Estimation of male-to-female ratios of mutation rate in primates and rodents

Hung-Junn Chang, The University of Texas Graduate School of Biomedical Sciences at Houston


Haldane (1935) developed a method for estimating the male-to-female ratio of mutation rate ($\alpha$) by using sex-linked recessive genetic disease, but in six different studies using hemophilia A data the estimates of $\alpha$ varied from 1.2 to 29.3. Direct genomic sequencing is a better approach, but it is laborious and not readily applicable to non-human organisms. To study the sex ratios of mutation rate in various mammals, I used an indirect method proposed by Miyata et al. (1987). This method takes advantage of the fact that different chromosomes segregate differently between males and females, and uses the ratios of mutation rate in sequences on different chromosomes to estimate the male-to-female ratio of mutation rate. I sequenced the last intron of ZFX and ZFY genes in 6 species of primates and 2 species of rodents; I also sequenced the partial genomic sequence of the Ube1x and Ube1y genes of mice and rats. The purposes of my study in addition to estimation of $\alpha$'s in different mammalian species, are to test the hypothesis that most mutations are replication dependent and to examine the generation-time effect on $\alpha$. The $\alpha$ value estimated from the ZFX and ZFY introns of the six primate specise is ${\sim}$6. This estimate is the same as an earlier estimate using only 4 species of primates, but the 95% confidence interval has been reduced from (2, 84) to (2, 33). The estimate of $\alpha$ in the rodents obtained from Zfx and Zfy introns is ${\sim}$1.9, and that deriving from Ube1x and Ube1y introns is ${\sim}$2. Both estimates have a 95% confidence interval from 1 to 3. These two estimates are very close to each other, but are only one-third of that of the primates, suggesting a generation-time effect on $\alpha$. An $\alpha$ of 6 in primates and 2 in rodents are close to the estimates of the male-to-female ratio of the number of germ-cell divisions per generation in humans and mice, which are 6 and 2, respectively, assuming the generation time in humans is 20 years and that in mice is 5 months. These findings suggest that errors during germ-cell DNA replication are the primary source of mutation and that $\alpha$ decreases with decreasing length of generation time.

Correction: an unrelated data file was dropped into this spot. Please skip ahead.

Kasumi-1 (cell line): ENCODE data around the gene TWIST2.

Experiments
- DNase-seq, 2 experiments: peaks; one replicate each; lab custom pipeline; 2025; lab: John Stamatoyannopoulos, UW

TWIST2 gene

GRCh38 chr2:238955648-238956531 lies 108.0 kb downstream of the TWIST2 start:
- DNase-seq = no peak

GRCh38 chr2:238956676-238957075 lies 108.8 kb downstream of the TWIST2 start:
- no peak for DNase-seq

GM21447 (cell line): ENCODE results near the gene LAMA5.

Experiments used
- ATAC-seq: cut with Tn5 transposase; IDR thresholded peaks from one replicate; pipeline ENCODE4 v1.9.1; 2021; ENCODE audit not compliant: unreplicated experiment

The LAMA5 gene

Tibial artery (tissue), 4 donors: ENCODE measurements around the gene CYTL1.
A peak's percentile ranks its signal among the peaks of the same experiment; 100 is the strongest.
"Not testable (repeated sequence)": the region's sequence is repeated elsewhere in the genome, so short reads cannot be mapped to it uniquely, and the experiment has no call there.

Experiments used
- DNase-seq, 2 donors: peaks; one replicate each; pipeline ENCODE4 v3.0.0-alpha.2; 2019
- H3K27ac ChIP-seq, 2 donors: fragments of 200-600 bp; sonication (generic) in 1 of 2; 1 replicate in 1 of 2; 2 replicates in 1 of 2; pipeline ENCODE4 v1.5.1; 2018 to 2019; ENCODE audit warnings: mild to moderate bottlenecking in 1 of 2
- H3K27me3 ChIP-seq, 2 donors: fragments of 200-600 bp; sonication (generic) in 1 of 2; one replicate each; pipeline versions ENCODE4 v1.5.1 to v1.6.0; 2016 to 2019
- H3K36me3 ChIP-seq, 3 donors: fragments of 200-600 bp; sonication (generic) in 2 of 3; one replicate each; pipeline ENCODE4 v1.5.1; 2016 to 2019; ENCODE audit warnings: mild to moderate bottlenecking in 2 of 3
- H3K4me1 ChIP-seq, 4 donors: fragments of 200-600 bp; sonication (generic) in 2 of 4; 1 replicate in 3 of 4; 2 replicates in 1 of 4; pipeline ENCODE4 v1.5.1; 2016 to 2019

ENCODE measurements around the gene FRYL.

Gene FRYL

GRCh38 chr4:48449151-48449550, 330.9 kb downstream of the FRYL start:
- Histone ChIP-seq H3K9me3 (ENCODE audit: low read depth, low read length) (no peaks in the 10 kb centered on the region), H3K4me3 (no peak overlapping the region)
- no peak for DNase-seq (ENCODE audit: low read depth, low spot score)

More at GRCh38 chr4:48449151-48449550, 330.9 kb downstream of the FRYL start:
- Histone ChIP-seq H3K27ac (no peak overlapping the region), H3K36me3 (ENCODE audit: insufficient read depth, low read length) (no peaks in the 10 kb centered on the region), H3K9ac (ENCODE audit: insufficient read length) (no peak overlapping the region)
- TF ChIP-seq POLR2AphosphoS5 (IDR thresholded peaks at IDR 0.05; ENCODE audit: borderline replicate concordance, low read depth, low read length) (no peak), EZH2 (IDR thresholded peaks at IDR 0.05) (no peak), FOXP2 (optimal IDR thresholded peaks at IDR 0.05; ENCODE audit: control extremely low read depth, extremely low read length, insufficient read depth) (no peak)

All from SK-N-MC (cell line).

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Recommended Citation

Chang, Hung-Junn, "Estimation of male-to-female ratios of mutation rate in primates and rodents" (1995). Texas Medical Center Dissertations (via ProQuest). AAI9535036.